This guy is kinda creepy sounding but he gives you a good introduction to the app and custom level: https://www.youtube.com/watch?v=H0gQlaMZs8Y
This lady goes through the regular levels:
Using the custom level is VERY helpful because sometimes level 1 is even too hard, and sometimes level 5 is too easy when they get to a certain point.
Important to note is that the custom level is the only time the app quizzes them on sharps or flats. Levels 1-5 do not. So if you are introducing sharps and flats for the first time, and want to throw in a couple to test them, you'll need to make a custom level for them.
When level 5 is too easy, select all the notes in the custom level, including sharps and flats and natural notes. Set repeat to only 1 time (otherwise the level takes WAY too long) and make sure they are ready for it, because it can take upwards of 10 mins to complete if they aren't ready for it.
If their piano is heavily out of tune, they may have problems with the app. Also, the background needs to be relatively quite for the app to work well.
The app sometimes makes mistakes, although somewhat rarely. Sometimes it will just say a note is wrong even though the student hasn't hit a note yet, or sometimes say it's right without any input. So it seems to balance out :)
It is good to have the setting on that allows for mistakes to add 5 seconds to the student's score, it helps better gauge where the student is at.
If you have the student write down their progress throughout the week in their notebook, then you can know if they are ready for the next level or not. (I have them write down the stars they got and the time it took to complete the level. If I see almost all 3 stars, then they can advance.
Musictheory.net is a great resource for learning theory, but I use it for the interval exercise
Click on "exercises" at the top and click on "interval identification."
The other options do not matter. For instance, the key signature doesn't change a thing since all the student is identifying is whether it's a 3rd, 4th, etc. Whether it's a major 3rd or a minor 3rd isn't quizzed here. We're just trying to get the student to visually spot a 3rd as quickly as possible, for instance.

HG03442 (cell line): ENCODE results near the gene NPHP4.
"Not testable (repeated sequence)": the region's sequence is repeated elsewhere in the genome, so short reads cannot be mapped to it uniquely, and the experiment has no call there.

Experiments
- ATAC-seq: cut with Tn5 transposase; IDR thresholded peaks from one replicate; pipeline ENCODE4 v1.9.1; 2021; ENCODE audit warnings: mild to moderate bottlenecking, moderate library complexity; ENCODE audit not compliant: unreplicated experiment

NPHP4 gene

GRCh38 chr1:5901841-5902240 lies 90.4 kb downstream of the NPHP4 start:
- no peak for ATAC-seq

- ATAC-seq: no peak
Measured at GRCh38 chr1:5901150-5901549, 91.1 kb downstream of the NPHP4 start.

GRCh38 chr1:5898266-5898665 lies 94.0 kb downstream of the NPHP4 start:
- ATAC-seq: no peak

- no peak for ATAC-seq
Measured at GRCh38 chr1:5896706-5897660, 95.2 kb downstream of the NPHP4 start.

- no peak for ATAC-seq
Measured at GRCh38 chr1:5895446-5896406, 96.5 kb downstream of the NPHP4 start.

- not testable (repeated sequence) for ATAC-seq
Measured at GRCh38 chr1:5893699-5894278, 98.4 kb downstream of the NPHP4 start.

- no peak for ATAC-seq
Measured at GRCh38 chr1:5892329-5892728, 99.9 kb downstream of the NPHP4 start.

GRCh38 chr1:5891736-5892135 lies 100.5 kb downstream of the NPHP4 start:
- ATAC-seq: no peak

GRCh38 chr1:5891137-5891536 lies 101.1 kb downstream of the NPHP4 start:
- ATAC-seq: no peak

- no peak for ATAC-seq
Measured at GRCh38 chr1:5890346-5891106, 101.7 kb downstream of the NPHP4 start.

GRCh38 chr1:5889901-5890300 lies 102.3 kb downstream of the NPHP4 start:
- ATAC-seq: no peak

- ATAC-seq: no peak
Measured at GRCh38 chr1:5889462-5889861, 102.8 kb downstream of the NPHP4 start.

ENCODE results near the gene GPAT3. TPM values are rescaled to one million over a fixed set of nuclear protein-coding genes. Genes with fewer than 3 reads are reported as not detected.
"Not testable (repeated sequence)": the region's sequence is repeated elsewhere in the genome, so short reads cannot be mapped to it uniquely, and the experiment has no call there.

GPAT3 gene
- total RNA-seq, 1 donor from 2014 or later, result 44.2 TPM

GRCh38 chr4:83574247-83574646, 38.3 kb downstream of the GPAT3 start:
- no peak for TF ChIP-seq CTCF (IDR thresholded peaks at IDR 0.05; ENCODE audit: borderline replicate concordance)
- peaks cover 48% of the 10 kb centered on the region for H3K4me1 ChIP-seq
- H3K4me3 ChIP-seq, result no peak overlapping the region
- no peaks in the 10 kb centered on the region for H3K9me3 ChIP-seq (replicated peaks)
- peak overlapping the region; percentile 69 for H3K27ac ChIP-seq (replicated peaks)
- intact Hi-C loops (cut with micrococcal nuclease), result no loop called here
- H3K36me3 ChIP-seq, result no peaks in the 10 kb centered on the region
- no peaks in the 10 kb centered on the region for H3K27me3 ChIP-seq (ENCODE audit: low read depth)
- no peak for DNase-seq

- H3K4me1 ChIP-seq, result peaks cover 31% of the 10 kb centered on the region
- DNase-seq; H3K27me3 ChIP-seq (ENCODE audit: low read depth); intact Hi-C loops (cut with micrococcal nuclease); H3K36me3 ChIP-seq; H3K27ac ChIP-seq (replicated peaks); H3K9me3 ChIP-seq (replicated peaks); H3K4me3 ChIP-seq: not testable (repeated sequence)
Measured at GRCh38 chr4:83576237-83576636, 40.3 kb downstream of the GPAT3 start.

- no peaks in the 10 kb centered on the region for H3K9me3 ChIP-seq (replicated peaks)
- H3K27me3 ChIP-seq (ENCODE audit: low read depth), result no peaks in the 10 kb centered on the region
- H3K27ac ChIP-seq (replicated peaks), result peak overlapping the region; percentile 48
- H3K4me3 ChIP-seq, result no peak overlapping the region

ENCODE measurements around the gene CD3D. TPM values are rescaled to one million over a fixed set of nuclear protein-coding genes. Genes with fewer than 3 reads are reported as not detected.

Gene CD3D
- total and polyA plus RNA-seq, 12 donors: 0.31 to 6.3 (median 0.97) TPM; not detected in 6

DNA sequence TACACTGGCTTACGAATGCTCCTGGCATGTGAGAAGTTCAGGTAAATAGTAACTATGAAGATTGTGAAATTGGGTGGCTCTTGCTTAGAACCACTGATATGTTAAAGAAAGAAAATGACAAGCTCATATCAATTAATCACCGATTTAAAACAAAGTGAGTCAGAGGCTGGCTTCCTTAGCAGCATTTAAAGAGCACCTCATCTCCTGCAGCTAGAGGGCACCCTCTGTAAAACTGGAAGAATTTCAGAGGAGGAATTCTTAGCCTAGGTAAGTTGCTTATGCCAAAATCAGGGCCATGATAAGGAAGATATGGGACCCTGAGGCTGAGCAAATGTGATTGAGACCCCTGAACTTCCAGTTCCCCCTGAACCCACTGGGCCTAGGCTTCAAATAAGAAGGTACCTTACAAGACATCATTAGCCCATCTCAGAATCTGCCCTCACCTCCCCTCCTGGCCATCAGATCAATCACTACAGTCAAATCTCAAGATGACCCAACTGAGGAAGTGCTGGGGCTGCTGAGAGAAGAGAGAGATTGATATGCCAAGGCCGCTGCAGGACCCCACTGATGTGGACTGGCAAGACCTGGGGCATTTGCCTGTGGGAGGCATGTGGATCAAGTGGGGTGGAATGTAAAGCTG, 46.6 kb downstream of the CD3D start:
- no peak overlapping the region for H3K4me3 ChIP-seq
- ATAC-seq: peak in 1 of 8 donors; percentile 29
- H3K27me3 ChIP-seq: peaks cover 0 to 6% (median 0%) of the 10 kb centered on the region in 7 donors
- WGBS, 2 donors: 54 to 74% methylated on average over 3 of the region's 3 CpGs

Choose to quiz them on both harmonic and melodic intervals. See the option for "display mode."
Use the students device or computer of course, and have them bookmark the webpage after you've set it up. Show them how you set it up so they can set it up too in case the bookmark isn't found during the week or something else happens.
You could also download their tenuto app to do the same thing, but it costs money.
Find fun music
If the student's strength is sight reading, then make sure to find fun music for them to play. Ask them what music they'd like to play. Ask them about their life. Chances are, a video game they play, a movie they love, or something else will have music for you to draw from. Amazon.com is a great go to order music. Every parent seems to have an amazon prime account. But even if they don't, most people don't know that if you order $25 dollars of stuff or more, you qualify for free shipping off of amazon. Or you could have them go to a store nearby. Don't get the music yourself, there's no need to, and your time is too valuable. If the parent ops to get it from a store, be sure to send them the amazon link at least so they get the right book (they might not get the easy piano version for instance, and get the advanced version by accident).
You are never expected to write music for your students, or spend any time outside of lessons to prepare even. If you prefer to prepare for lessons somehow, that is at your discretion.
If they are interested in only 1 piece of music, an expensive but easy option is to google the sheet music.
There are some websites that have free music, like musecore. But musescore, for instance, is peer generated sheet music and not always notated correctly. There are usually errors. If you find free sheet music, then great. But you are to follow all copyright laws.